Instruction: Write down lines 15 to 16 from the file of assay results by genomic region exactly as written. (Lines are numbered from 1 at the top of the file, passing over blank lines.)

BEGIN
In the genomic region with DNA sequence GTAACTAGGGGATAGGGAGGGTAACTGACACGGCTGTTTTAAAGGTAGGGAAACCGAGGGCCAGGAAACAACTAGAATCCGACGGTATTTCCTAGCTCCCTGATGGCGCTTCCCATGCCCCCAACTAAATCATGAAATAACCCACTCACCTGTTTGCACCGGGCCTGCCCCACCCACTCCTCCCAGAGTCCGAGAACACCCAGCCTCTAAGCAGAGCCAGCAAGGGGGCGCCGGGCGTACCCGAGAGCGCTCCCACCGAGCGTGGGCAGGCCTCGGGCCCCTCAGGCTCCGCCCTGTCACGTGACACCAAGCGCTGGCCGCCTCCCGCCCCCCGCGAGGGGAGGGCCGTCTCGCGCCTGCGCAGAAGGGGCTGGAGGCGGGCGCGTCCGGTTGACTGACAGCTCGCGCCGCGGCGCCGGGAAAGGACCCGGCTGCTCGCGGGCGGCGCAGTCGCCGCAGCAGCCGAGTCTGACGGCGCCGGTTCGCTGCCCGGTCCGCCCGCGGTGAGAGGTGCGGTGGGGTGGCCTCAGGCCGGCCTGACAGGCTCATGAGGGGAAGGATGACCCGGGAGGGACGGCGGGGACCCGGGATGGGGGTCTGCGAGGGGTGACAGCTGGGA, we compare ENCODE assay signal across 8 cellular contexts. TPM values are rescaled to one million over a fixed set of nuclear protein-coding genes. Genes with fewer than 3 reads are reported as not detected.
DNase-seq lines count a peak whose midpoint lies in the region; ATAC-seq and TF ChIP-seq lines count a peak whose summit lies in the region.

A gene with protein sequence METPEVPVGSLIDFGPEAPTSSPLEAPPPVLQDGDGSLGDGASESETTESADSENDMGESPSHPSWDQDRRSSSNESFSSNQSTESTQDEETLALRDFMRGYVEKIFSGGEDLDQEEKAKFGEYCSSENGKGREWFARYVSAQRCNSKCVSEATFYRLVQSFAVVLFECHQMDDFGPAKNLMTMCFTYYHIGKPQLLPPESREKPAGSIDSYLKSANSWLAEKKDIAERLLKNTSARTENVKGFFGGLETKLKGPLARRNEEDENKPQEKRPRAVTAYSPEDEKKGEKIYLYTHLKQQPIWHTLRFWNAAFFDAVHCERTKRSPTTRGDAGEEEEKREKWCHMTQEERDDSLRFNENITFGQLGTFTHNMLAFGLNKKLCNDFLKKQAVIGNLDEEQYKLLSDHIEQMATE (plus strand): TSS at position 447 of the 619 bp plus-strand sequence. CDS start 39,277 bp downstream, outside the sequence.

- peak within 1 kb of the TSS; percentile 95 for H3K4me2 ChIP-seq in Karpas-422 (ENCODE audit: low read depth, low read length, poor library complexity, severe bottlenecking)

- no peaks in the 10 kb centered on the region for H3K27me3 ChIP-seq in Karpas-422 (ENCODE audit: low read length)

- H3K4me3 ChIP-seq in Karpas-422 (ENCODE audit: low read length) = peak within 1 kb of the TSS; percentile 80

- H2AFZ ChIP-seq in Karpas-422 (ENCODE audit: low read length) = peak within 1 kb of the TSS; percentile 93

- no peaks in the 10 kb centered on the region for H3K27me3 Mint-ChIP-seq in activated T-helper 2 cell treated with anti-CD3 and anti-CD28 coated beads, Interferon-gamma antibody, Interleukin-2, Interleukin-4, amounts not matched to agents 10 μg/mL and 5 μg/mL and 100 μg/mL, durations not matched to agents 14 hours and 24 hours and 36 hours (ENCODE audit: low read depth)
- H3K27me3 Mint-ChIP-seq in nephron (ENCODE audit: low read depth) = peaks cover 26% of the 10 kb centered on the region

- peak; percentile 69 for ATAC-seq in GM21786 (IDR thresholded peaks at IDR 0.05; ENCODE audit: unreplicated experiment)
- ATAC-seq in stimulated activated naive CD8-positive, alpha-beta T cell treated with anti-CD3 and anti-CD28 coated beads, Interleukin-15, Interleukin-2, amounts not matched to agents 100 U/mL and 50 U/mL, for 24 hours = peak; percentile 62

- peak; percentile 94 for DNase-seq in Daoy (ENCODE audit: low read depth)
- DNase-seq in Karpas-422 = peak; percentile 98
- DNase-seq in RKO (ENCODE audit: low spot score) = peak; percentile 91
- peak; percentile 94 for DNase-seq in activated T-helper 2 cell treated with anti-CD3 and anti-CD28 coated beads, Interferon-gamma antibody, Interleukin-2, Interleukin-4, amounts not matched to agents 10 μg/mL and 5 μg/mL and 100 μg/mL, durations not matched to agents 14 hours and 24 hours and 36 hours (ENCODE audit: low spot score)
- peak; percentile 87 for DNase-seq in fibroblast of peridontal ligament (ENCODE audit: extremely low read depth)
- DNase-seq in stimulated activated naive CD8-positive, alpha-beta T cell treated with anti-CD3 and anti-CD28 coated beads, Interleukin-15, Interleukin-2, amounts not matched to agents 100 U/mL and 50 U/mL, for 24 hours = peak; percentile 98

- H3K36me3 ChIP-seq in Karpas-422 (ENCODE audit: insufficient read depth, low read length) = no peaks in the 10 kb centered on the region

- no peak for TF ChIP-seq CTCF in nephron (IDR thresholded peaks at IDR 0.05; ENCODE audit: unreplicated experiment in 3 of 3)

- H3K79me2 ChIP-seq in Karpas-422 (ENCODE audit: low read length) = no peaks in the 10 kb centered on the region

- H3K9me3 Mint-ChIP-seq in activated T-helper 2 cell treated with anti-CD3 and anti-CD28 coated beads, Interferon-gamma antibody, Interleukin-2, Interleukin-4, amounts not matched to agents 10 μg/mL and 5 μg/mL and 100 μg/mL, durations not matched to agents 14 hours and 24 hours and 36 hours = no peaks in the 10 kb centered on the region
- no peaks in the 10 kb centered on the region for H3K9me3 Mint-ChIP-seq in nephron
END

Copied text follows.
- peak; percentile 94 for DNase-seq in activated T-helper 2 cell treated with anti-CD3 and anti-CD28 coated beads, Interferon-gamma antibody, Interleukin-2, Interleukin-4, amounts not matched to agents 10 μg/mL and 5 μg/mL and 100 μg/mL, durations not matched to agents 14 hours and 24 hours and 36 hours (ENCODE audit: low spot score)
- peak; percentile 87 for DNase-seq in fibroblast of peridontal ligament (ENCODE audit: extremely low read depth)